This November 2008 accident report is provided by the National Transportation Safety Board. Published as an educational tool, it is intended to help pilots learn from the misfortunes of others.
Aircraft: Beech Duke. Injuries: None. Location: Rock River, Wyo. Aircraft damage: Substantial.
What reportedly happened: The pilot, who was on a cross-country flight in IFR conditions, reported that he was picking up clear ice in clouds while the airplane was in cruise flight at 16,000 feet MSL. In an effort to get out of the icing conditions, he requested and received clearance to progressively lower altitudes down to 10,000 feet. The airplane continued to accumulate ice. The pilot requested a turn, and this was denied by the controller as there were two other airplanes in the vicinity with similar icing problems. The pilot then requested and received clearance to descend to 9,000 feet, where he could see portions of the ground. At this point, the windshield was completely covered with clear ice, as were the unprotected portions of the aircraft. Both engines were operating at full power. The pilot informed the controller that he needed to descend further. At an altitude of 7,500 feet, he circled several times attempting to see if he could reach an airport for landing. No ice had melted or come off the airplane, and the weather was deteriorating. The pilot stated that he had no forward visibility due to the clear ice.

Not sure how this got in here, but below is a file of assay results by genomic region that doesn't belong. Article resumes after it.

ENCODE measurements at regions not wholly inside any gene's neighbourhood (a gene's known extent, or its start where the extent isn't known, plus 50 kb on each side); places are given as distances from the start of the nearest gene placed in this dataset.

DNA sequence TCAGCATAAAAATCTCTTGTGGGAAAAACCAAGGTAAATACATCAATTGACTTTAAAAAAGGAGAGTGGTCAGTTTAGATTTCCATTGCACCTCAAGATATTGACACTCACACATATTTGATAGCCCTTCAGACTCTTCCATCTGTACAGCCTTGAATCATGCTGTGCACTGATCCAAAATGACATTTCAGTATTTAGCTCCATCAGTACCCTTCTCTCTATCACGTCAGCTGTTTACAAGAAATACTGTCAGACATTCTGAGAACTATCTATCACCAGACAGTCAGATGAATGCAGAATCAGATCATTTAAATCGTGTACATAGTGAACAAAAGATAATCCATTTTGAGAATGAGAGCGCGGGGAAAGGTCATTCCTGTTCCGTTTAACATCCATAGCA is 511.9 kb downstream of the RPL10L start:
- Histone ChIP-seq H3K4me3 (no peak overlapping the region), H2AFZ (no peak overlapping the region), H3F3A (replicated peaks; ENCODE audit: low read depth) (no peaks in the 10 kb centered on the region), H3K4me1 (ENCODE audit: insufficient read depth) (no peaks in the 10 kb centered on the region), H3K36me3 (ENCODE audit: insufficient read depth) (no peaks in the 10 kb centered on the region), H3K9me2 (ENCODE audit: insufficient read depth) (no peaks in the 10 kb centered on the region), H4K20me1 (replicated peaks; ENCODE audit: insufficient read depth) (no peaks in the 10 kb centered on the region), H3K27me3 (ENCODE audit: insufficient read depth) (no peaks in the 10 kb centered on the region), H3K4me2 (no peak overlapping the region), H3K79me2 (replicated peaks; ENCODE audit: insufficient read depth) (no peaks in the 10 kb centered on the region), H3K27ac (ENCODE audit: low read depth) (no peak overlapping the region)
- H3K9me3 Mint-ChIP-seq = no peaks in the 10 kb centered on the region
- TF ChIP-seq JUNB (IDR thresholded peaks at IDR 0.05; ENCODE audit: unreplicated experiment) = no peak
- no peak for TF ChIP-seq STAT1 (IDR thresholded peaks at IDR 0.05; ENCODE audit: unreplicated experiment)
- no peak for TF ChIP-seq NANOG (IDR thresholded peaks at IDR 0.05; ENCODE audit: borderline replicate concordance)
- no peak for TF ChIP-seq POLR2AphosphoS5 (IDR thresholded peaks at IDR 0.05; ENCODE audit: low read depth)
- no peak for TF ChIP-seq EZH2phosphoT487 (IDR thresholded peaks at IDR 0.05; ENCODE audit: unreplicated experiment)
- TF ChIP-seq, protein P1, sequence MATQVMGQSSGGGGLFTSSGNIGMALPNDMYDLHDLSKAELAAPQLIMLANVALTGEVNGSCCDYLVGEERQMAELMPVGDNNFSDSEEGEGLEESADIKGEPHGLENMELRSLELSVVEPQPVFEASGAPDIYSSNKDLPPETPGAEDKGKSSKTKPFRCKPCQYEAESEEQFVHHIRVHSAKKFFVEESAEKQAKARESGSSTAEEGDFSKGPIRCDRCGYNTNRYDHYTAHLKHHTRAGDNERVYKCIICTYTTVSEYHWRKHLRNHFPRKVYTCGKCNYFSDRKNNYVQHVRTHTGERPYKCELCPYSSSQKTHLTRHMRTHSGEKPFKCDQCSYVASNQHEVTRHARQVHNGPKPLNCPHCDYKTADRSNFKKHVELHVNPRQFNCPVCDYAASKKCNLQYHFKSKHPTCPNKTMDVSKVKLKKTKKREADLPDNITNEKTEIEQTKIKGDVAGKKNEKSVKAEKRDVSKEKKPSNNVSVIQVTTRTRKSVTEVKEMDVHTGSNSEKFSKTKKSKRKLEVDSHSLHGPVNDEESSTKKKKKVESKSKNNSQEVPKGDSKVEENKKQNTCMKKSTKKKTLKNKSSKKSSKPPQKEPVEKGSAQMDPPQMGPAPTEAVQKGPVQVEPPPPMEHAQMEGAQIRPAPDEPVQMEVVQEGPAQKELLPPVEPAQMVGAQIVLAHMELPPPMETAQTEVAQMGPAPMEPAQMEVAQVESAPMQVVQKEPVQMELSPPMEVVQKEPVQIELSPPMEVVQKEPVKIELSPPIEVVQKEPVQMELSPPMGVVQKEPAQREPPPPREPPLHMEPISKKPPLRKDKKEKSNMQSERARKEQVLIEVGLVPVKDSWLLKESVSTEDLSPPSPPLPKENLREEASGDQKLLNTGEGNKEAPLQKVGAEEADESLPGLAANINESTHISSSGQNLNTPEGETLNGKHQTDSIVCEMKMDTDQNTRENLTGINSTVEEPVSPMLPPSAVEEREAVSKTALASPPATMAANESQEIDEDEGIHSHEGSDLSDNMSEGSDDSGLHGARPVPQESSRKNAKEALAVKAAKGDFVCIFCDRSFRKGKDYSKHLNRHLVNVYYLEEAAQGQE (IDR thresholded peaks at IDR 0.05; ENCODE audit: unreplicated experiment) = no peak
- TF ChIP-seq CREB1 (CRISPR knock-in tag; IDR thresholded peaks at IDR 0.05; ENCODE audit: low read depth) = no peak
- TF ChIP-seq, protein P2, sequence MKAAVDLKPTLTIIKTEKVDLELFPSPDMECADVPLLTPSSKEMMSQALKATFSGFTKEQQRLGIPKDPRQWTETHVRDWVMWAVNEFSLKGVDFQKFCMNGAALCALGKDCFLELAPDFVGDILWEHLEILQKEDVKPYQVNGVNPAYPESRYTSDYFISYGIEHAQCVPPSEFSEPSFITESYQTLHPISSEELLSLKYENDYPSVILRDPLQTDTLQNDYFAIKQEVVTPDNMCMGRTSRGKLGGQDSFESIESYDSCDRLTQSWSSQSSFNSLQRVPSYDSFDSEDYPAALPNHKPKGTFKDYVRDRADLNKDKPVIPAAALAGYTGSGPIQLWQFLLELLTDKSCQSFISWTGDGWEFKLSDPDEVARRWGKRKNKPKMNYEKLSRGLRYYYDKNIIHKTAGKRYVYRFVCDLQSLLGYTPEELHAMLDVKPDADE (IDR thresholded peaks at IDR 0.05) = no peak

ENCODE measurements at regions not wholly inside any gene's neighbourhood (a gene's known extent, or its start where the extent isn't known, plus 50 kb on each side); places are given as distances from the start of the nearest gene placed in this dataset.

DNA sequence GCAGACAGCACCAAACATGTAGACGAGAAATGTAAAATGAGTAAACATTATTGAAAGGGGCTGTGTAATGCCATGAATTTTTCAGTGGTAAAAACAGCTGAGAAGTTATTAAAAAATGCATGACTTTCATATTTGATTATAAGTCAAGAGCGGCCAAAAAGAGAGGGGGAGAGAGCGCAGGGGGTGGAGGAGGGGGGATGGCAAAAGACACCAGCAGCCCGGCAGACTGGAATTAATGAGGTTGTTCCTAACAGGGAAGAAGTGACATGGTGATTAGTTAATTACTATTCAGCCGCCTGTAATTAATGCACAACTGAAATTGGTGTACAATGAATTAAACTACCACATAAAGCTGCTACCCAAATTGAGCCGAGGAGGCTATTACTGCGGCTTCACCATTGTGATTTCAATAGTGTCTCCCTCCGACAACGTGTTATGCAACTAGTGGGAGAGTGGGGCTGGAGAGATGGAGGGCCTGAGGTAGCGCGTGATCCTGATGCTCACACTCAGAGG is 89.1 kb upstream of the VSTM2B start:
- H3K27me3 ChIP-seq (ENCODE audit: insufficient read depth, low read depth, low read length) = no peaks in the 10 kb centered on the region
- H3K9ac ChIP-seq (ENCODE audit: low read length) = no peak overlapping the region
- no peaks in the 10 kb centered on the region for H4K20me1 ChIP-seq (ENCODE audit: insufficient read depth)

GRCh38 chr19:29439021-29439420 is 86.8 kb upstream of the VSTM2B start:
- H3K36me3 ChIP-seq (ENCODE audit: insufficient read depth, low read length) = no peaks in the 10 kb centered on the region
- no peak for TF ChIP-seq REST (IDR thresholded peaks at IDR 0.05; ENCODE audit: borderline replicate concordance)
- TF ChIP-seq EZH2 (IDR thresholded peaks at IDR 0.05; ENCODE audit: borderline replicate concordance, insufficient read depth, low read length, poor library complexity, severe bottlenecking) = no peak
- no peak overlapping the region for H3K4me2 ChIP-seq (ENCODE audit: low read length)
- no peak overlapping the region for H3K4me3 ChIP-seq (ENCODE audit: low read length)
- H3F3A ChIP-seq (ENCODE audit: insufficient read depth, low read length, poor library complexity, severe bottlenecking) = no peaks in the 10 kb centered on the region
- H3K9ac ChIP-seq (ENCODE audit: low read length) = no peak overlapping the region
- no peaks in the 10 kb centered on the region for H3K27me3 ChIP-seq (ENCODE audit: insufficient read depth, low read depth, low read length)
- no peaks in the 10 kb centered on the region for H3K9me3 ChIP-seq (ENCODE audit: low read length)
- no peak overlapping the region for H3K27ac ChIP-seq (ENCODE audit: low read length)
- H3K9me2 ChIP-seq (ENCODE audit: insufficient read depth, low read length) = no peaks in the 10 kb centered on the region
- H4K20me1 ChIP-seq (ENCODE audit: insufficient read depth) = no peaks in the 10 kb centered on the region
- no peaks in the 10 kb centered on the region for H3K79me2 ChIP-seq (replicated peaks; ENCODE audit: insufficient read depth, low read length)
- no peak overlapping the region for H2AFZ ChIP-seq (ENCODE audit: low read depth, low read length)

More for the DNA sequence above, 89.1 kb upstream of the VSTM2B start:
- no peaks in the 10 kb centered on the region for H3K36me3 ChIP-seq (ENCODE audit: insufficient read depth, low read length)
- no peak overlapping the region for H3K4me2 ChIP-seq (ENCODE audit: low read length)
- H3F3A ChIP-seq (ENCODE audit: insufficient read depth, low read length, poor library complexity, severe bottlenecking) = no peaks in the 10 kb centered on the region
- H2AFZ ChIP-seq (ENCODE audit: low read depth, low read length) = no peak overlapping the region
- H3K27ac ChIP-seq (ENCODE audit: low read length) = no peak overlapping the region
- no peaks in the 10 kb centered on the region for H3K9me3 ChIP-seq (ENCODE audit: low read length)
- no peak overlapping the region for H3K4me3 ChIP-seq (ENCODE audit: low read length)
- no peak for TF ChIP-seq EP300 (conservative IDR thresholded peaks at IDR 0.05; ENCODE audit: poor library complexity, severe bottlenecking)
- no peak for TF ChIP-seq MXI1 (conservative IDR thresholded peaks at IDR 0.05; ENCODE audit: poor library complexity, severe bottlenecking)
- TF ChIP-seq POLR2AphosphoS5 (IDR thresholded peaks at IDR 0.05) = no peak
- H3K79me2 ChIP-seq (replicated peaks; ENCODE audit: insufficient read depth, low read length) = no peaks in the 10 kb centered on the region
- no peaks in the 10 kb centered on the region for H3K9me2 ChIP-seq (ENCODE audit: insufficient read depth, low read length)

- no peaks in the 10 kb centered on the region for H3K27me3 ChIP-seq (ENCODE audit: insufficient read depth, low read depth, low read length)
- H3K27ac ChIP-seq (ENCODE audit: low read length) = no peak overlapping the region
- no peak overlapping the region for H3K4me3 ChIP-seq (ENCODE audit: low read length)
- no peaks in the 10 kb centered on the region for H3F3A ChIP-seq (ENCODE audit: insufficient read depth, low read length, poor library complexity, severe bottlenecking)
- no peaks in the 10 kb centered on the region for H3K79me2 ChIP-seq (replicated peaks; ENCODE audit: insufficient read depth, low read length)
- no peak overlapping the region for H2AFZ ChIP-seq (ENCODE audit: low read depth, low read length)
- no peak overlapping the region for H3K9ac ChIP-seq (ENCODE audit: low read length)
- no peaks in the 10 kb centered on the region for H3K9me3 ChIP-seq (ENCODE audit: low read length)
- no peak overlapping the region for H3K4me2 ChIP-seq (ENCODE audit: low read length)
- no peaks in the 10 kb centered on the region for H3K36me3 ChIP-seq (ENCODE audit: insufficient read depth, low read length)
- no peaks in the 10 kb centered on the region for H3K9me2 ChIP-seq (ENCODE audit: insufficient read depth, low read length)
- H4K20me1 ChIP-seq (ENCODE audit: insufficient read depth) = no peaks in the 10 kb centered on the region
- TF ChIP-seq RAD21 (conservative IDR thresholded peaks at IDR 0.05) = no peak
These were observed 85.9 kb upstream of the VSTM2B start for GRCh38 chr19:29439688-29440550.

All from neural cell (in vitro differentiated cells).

The pilot decided to land on a highway. During the approach the airplane hit a power line, which severed the upper half of the rudder and vertical stabilizer. The pilot turned the airplane slightly left, and landed in a terraced field next to the highway. During the landing roll, the landing gear was sheared off when the airplane encountered a ditch.
Probable cause: The failure to maintain clearance from a power line due to the lack of forward visibility because of an ice-covered windshield. Contributing to the accident was the flight’s encounter with icing weather conditions.
For more information: NTSB.gov